- About this Journal
- Abstracting and Indexing
- Aims and Scope
- Article Processing Charges
- Articles in Press
- Author Guidelines
- Bibliographic Information
- Citations to this Journal
- Contact Information
- Editorial Board
- Editorial Workflow
- Free eTOC Alerts
- Publication Ethics
- Reviewers Acknowledgment
- Submit a Manuscript
- Subscription Information
- Table of Contents
Case Reports in Medicine
Volume 2012 (2012), Article ID 792683, 3 pages
A Case of Human Oral Myiasis by Lucilia sericata in a Hospitalized Patient in Extremadura, Spain
1Microbiology Area, Department of Biomedical Sciences, Faculty of Medicine, University of Extremadura and CIBER-BBN, Avenida de Elvas s/n, 06007 Badajoz, Spain
2Microbiology and Intensive Care Unit, Hospital Virgen del Puerto, 10600 Plasencia, Extremadura, Spain
3Department of Parasitology, Faculty of Veterinary, University of Extremadura, Avenida de Elvas s/n, 06007 Badajoz, Spain
Received 27 July 2012; Revised 23 October 2012; Accepted 25 October 2012
Academic Editor: Jukka H. Meurman
Copyright © 2012 C. P####^~^~^~^~^~^####xe9;rez-Giraldo et al. This is an open access article distributed under the Creative Commons Attribution License, which permits unrestricted use, distribution, and reproduction in any medium, provided the original work is properly cited.
Myiasis is the term used to describe infestations, both obligatory and accidental, in vertebrate animals and humans by dipteral larvae. The oral cavity is rarely affected by this infestation and the circumstances which can lead to oral myiasis include persistent mouth opening together with poor hygiene, or facial traumatism. We present a case of oral myiasis by larvae of Lucilia sericata, a species present in the Iberian Peninsula, in a hospitalized patient with surgical problems.
1. Case History
A male aged 32 years was admitted to Intensive Care Unit (ICU) from General Surgery in a tertiary hospital (Hospital Virgen del Puerto, Plasencia, Extremadura, Spain). Case history revealed intestinal pathology with peritonitis, and laparotomy with intestinal resection, approximately a year previously. Two months before, the patient presented a new subocclusive condition, with gastroparesis, esophageal motor disorder, and intestinal myopathy. The patient was admitted to surgery with pain in the left iliac fossa compatible with acute peritonitis and perforation of the hollow viscus. An exploratory laparotomy was performed and the affected intestinal loops were resected. Two days later a further surgical intervention was necessary because of feverish syndrome and abdominal distension. During this period the patient remained under the effects of sedation. Abscesses and peritonitis with intestinal block were found, which prompted the patient####^~^~^~^~^~^####x2019;s transfer to ICU. After 12####^~^~^~^~^~^####x2009;h in ICU a further intervention due to biliary peritonitis was required; the omentum was seen to be invaded by abscesses, requiring it to resected, a jejunostomy was performed, and the abdomen was left open. Antibiotherapy was administered contributing to improve the patient####^~^~^~^~^~^####x2019;s evolution, with diminished fever and signs of inflammation. In the evolutionary period of 15 days following admission, the nurse reported mobile ####^~^~^~^~^~^####x201c;maggots####^~^~^~^~^~^####x201d; in the patient####^~^~^~^~^~^####x2019;s oral cavity, nasopharynx and oropharynx, and the presence of perilarval reaction. Treatment consisted of total mechanical removal of the larvae by combining manual extraction with tweezers and aspiration after having washed the infected area with water and povidone iodine. The patient####^~^~^~^~^~^####x2019;s clinical condition was controlled without the appearance of further signs of infestation.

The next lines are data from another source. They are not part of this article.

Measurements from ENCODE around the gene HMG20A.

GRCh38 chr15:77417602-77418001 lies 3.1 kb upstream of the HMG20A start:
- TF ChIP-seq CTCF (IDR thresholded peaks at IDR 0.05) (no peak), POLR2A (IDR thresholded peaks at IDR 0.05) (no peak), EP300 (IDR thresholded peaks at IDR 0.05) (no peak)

Several fly larvae were sent to the laboratory, white in color, without legs, and with a smooth surface (Figure 1). The larvae presented 12 segments: the first of which had a pair of lateral papillae (anterior spiracles) with digitiform prolongations; the last segment having D-shaped posterior spiracles with 3 straight perimetral slots, not sinuous, and dark in color. The perimetral membrane is closed with a button which is especially evident when observed with low microscopic magnification (10x). These structures led us to identify this larva as part of the Calliphoridae family, belonging to the genus Lucilia.